June 30, 2012
Stanczyk has been noticing some new software lately. This week Google had their Google I/O Conference and they released some new software there of note. For those with Apple’s iOS devices, we finally have the Google Chrome browser available to use on our iPhone/iPad. This jester quick downloaded the app as I had been waiting for it.
At RootsTech 2012, Google announced that they were going to create a microcode widget (still not here yet). But about that time, I noticed they had a new widget (see yellow highlight at the left) next to their Bookmark-This-Page star widget in the Chrome browser, when you go to the Ancestry.com and visit your family tree. This widget was/is not available in Apple’s Safari browser. This little widget will do a look-up at FamilySearch.org on the person in your tree you are presently at. Sometimes I use this to see if there is any new database available that has something on my ancestor.
Sadly, the Chrome browser app on iPhone did not have the widget. The browser did work fast. Depending on how your brain works, you may prefer Chrome over Safari (or vice-versa). I found both functionally about the same. Here are Chrome and Safari side-by-side (iPhone screen shots) …
Also new on the iOS device scene is a new app, named Heredis. It is an attractive app, but I was not willing to hand enter all my family tree again (and I have been mocked that my 1070+ person tree is SMALL). I could not find a way to import my GEDCOM from any device. I tried hooking the iPhone up to a laptop and I also tried having them on the same WiFi network — no luck. The HELP functionality was absolutely no help. My recommendation is you do not bother unless you are just starting out and do not mind entering your data by hand on your iOS device.
Heredis (in red circle)
As you can see from the screen shot I am trying to go mobile with my genealogy. There is MyHeritage, Ancestry, Mocavo, Indexing, and Heredis. There is also a RootsTech app — which EVERY technical conference should embrace for their attendees.
The Indexing App is so that you too can pitch in and help FamilySearch.org index images so we all get more databases to browse/search online.
How many do you use?
June 25, 2012
NY State Censuses: Colonial | State
2012 has certainly been a very good genealogical year for this jester. Recently, Ancestry.com completed the 1940 index for NY and I was thrilled to find my grand-uncle Frank Leszczynski ! Grand-Uncle Frank (aka Franciszek was 75 in 1940, and was the god-father at my aunt Catherine’s birth in 1914 and was from my great-grandfather Tomasz’s first wife, Julianna). He is a Naturalized citizen on/before 1940, after having filed in 1931 (Declaration of Intent). Why he is living with a family of Pawelczak as a lodger is a question. After all, he has two half-siblings living nearby, including my grand-uncle Michael whom he was living with when he filed the Declaration of Intent in 1931. So why live at 819 Oliver Street in North Tonawanda (Niagara County, NY) with the Pawelczaks — which he & the Pawelczaks did since 1935 according to the census data?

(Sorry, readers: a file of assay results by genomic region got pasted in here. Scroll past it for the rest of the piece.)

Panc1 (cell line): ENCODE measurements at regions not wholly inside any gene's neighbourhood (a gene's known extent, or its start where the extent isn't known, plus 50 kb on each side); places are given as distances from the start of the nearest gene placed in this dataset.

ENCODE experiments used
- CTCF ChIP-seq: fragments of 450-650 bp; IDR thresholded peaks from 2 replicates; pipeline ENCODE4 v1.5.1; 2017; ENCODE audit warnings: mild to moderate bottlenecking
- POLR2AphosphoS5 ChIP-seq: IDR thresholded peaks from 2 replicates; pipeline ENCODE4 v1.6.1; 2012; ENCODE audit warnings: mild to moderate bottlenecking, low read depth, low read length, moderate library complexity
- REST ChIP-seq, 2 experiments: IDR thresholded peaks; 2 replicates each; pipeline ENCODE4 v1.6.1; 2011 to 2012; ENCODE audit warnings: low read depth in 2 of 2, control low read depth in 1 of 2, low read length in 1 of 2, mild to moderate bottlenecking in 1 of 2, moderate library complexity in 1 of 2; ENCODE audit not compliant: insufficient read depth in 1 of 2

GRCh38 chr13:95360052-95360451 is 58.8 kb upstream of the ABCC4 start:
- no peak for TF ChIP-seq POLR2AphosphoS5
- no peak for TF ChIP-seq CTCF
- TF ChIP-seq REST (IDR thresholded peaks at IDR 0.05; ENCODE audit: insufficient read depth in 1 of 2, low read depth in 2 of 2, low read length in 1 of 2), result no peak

I still need to find Frank’s death certificate and death notice (if possible) and his Naturalization papers (Erie County or more likely Niagara County).
Ancestry on 5th-June-2012 also released indexes and images of the NY State Census for 1892, 1915, 1925 (previously they had done 1905, partially?).
NY Censuses & 1940 US Census both making my research in NY state a little more complete.
Family Tree Magazine had a nice “Cut & Save” chart on State Censuses (not the US Federal Census). Here is my Cut/Saved images of the States and their Colonial or Territorial or State Censuses that are available … somewhere.
Alabama .. Minnesota
Mississippi .. Wyoming
June 24, 2012
Every minute of Every day, you and I and the rest of the Internati produce data, big data in some kind of Internet colony. We email or blog or even a Facebook post or a 140 character tweet. Being genealogists we search databases and post trees with their connections and images like the 1940 US Census pages that hold our family members. And every day we post more data to the Internet. That is what the picture shows.
The pace of Big Data is increasing too.
Who backs up the Internet? Who archives the web? The “Wayback Machine” seems to record our civilization’s record so this work may last as long as Babylon’s cuneiform or Egypts hieroglyphs. Or will it? I know the Library of Congress is wrestling with Archival Issues of Digital works.
What is the disaster recovery plan of a sun spot interference or another magnetic burst? Books will survive and be immediately available but what about digital works? How do we backup all of this data exlposion?